Producer Stephen Woolley has amalgamated several real Dagenham strikers into a central character Rita (Sally Hawkins). Rita reluctantly becomes the strike leader and her development from hesitance and nerves into determination and forceful action mirrors that of the strike, which brought Ford’s entire production at Dagenham to a standstill, then spreading to women machinists at the Halewood plant in Liverpool.

The film does a surprisingly good job of depicting a world in which the working class was strong, confident and on the rise – from the fact that the strikers can simply put their hands up and walk out (no ballots for the courts to strike down!) to the fear with which workers’ struggles fill the bosses of multinational companies like Ford.

One particular aspect the film highlights well is the fact that women weren’t just fighting against sexism in wider society and law; they were also fighting for recognition by their own unions. Since the 19th century women workers had been viewed by sections of the movement as a threat to male employment, and some trade unions had supported bans on married women working and women being thrown out of war employment when conflicts ended. Alongside an overall increase in unemployment during the 1930s, women workers increased their share of the workforce from 27% in 1923 to 30% in 1939, fueling the idea that women were a ‘threat’ to men. Lower pay for women was, at base, a way of capitalists saving money – this both generated and was reinforced by institutionalised ideas that their work was less important and their wages ‘pocket money’ to support their serious duties in the home.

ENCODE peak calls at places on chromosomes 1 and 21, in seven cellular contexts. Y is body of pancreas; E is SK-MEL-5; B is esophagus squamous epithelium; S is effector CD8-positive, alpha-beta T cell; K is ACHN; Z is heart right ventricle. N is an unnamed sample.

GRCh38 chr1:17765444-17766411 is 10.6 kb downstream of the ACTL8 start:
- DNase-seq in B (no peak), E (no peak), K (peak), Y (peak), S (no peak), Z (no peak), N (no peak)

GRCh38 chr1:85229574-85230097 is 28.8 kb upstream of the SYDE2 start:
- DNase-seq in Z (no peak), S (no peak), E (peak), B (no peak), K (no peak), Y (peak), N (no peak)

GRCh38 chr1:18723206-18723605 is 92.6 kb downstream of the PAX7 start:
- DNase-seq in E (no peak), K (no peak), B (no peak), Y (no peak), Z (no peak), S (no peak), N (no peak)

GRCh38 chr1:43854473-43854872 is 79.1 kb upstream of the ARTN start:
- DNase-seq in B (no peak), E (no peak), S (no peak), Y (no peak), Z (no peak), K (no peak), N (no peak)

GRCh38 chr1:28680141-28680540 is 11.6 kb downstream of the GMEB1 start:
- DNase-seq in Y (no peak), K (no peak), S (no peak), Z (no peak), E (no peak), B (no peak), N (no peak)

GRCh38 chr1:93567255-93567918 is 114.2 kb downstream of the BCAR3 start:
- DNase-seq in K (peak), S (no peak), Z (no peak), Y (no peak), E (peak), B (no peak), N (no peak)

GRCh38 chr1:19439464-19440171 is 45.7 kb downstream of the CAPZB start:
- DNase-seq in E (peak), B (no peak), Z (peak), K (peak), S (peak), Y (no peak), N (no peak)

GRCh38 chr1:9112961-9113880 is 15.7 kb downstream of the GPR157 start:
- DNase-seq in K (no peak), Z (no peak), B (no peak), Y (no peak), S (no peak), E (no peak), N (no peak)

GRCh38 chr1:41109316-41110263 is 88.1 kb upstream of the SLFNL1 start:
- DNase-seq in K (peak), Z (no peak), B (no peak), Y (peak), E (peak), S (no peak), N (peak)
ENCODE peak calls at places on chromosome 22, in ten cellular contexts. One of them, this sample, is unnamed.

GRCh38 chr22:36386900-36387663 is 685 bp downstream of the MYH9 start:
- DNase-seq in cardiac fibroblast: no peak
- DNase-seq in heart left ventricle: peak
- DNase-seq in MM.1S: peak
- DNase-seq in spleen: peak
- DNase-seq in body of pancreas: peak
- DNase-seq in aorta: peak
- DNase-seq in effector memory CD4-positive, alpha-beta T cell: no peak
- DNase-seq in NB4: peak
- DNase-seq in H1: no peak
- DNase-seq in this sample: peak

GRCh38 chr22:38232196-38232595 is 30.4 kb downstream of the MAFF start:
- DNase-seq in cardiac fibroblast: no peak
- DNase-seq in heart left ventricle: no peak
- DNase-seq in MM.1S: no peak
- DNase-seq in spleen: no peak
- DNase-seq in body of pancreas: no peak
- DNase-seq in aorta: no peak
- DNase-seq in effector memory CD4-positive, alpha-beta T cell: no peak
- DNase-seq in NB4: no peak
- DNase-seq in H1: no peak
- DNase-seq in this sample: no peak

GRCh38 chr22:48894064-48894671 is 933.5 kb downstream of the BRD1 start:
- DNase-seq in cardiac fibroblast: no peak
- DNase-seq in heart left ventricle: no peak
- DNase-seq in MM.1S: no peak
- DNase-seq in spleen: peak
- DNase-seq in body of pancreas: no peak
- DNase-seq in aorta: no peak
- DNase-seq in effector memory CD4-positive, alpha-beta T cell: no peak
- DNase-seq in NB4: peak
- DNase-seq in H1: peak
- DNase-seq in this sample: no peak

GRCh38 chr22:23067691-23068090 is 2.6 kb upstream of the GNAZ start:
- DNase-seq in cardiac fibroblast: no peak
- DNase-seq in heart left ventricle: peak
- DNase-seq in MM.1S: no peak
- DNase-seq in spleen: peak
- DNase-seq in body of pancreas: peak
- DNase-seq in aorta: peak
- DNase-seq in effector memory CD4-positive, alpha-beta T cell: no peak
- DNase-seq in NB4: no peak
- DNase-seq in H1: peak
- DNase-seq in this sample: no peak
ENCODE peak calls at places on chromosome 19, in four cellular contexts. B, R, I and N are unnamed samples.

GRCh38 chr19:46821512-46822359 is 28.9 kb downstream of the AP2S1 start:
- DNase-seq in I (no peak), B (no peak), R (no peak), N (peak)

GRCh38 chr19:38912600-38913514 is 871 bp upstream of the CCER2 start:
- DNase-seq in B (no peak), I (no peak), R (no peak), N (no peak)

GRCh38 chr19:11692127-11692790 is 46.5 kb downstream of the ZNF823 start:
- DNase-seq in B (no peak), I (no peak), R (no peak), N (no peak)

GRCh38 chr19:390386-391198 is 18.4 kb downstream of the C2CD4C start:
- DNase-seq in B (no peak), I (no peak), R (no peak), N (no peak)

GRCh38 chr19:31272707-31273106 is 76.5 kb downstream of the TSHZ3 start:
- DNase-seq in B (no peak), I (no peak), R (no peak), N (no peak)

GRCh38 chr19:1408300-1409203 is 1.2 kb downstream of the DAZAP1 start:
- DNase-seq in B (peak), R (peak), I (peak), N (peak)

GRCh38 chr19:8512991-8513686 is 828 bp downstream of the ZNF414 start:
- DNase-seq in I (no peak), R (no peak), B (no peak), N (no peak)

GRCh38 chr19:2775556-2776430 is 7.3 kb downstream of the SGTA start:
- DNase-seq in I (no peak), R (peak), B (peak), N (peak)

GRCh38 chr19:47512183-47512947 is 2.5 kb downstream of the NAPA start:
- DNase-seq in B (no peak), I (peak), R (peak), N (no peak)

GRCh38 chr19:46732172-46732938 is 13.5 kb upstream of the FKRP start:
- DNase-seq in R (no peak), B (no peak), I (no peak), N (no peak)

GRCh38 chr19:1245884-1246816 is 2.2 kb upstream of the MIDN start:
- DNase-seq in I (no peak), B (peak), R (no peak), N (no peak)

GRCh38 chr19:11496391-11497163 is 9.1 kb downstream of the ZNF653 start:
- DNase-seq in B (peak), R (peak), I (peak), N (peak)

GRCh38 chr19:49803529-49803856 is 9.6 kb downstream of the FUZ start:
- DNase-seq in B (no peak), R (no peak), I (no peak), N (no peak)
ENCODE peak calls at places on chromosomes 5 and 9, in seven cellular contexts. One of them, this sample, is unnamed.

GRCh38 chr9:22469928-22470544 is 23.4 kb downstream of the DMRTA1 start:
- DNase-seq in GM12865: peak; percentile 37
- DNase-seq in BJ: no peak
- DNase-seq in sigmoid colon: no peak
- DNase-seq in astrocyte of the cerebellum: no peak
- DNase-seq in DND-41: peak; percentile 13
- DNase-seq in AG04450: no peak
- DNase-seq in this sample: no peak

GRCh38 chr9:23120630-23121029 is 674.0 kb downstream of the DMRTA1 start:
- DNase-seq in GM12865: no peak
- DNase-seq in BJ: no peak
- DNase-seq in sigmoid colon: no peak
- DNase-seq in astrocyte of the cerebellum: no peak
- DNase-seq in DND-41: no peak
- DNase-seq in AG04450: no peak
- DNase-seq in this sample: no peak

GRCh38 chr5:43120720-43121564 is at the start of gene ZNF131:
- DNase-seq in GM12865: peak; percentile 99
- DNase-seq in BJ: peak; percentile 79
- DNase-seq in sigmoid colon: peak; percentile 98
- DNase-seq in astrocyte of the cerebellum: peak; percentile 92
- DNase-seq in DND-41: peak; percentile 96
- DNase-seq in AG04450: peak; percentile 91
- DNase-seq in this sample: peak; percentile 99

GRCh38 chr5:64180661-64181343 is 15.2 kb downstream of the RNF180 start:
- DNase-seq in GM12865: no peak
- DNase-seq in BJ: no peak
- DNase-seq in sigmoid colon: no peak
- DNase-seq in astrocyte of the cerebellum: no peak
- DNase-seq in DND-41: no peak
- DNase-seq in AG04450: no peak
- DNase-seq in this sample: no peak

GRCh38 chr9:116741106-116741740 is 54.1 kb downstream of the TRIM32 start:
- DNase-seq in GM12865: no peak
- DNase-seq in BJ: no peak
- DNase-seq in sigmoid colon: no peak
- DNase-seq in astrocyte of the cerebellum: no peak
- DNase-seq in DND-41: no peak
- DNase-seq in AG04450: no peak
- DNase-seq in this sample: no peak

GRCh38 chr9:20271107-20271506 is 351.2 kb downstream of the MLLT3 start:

The film shows the women’s difficulties, but ultimate success, in winning support from male workers, from their own families and men at the plant to their union’s national delegate conference. Male privilege and class solidarity jostle with each other.